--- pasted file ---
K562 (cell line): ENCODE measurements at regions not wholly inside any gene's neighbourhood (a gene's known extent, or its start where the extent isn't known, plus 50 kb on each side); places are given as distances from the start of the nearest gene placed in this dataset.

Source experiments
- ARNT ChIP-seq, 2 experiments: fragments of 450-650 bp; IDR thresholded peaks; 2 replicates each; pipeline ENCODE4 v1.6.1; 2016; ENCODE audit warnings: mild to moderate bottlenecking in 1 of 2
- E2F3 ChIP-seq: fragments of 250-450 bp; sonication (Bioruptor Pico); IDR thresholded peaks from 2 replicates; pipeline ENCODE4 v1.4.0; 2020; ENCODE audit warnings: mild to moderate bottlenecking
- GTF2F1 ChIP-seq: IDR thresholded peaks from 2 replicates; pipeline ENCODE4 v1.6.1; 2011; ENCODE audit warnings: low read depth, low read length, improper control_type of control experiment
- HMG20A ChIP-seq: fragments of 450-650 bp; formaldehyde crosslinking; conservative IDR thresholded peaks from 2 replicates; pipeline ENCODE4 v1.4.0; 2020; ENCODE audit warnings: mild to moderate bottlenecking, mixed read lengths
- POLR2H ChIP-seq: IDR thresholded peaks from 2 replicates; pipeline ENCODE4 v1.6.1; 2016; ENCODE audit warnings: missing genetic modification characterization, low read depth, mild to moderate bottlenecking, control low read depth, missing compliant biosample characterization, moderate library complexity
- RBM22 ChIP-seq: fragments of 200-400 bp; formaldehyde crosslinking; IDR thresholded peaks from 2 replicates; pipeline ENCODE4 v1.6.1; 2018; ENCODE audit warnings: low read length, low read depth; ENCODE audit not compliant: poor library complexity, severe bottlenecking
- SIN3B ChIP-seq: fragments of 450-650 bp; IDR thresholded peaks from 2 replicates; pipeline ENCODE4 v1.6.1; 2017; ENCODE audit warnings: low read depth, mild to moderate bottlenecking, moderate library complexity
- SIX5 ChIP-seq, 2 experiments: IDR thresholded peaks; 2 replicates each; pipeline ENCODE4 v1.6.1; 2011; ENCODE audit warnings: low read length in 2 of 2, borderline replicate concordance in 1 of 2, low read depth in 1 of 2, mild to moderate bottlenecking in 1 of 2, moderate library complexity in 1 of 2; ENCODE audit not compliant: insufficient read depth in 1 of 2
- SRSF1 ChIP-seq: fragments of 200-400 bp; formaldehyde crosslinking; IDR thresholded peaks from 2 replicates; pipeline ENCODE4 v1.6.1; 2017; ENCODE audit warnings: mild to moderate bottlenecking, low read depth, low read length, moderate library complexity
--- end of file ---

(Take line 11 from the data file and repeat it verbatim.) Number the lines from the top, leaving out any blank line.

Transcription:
- SRSF1 ChIP-seq: fragments of 200-400 bp; formaldehyde crosslinking; IDR thresholded peaks from 2 replicates; pipeline ENCODE4 v1.6.1; 2017; ENCODE audit warnings: mild to moderate bottlenecking, low read depth, low read length, moderate library complexity